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Plant Physiol. 1998 Aug;117(4):1445-61.

Direct evidence for rapid degradation of Bacillus thuringiensis toxin mRNA as a cause of poor expression in plants.

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Michigan State University-Department of Energy Plant Research Laboratory, East Lansing, 48824, USA.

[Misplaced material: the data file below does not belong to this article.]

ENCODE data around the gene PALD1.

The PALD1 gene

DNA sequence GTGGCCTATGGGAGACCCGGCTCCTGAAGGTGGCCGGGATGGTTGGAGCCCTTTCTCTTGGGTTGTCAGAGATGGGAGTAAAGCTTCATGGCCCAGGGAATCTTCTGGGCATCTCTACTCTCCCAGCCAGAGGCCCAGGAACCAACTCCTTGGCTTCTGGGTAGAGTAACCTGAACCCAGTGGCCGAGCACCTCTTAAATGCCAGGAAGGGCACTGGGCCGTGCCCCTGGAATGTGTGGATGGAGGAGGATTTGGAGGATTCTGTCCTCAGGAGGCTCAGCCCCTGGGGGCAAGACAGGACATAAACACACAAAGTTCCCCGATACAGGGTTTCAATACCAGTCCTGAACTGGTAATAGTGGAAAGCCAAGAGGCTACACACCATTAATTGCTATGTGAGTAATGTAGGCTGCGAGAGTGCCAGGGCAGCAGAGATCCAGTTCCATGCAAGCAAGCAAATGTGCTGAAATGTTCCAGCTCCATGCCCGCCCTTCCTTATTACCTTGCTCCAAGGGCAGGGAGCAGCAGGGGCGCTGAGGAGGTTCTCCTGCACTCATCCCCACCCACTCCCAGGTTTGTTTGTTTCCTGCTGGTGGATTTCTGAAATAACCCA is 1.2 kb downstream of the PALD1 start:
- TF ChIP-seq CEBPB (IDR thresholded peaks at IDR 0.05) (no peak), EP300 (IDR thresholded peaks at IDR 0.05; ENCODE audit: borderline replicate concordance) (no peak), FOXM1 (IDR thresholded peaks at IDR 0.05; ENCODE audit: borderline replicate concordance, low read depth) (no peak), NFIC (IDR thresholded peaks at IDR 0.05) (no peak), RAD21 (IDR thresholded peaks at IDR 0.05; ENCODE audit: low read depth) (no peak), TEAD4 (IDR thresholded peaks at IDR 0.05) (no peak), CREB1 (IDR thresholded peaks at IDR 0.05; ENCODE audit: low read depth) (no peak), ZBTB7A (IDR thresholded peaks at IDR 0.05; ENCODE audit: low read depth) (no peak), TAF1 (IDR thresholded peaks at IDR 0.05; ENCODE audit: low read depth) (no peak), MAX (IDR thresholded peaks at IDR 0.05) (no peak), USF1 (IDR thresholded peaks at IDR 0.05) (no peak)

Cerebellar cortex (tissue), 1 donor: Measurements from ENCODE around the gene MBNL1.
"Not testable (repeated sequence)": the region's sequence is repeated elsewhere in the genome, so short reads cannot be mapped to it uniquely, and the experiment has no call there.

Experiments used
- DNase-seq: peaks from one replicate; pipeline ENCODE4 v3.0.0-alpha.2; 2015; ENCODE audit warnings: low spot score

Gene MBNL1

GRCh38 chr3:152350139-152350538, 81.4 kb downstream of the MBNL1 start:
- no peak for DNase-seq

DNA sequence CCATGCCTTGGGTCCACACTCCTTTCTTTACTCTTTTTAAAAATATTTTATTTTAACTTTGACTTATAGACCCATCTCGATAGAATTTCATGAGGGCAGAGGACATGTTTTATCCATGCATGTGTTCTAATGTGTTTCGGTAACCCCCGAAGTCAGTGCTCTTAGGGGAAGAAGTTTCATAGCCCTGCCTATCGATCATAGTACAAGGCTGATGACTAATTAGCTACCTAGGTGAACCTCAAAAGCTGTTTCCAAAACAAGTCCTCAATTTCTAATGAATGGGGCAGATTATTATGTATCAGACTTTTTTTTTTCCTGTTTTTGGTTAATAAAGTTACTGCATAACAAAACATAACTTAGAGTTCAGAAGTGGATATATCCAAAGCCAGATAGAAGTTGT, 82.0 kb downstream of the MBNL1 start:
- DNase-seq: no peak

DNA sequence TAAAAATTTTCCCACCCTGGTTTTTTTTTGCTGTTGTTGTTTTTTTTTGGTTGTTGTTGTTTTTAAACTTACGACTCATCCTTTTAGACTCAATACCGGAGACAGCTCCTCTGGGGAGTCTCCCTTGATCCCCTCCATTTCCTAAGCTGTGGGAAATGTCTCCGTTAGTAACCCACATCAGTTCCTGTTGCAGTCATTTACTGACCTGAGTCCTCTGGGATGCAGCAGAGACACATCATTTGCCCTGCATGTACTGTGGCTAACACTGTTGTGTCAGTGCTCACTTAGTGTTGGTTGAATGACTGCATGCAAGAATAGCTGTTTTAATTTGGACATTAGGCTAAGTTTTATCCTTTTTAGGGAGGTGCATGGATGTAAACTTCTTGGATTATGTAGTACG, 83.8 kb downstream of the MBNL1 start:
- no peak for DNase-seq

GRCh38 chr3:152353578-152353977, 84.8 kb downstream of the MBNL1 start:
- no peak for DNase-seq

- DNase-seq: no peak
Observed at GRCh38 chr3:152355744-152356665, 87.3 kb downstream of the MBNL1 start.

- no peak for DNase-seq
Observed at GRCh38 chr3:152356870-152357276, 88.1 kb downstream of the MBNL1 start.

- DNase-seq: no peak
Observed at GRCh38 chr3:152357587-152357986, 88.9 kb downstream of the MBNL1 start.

It is well established that the expression of Bacillus thuringiensis (B.t.) toxin genes in higher plants is severely limited at the mRNA level, but the cause remains controversial. Elucidating whether mRNA accumulation is limited transcriptionally or posttranscriptionally could contribute to effective gene design as well as provide insights about endogenous plant gene-expression mechanisms. To resolve this controversy, we compared the expression of an A/U-rich wild-type cryIA(c) gene and a G/C-rich synthetic cryIA(c) B.t.-toxin gene under the control of identical 5' and 3' flanking sequences. Transcriptional activities of the genes were equal as determined by nuclear run-on transcription assays. In contrast, mRNA half-life measurements demonstrated directly that the wild-type transcript was markedly less stable than that encoded by the synthetic gene. Sequences that limit mRNA accumulation were located at more than one site within the coding region, and some appeared to be recognized in Arabidopsis but not in tobacco (Nicotiana tabacum). These results support previous observations that some A/U-rich sequences can contribute to mRNA instability in plants. Our studies further indicate that some of these sequences may be differentially recognized in tobacco cells and Arabidopsis.

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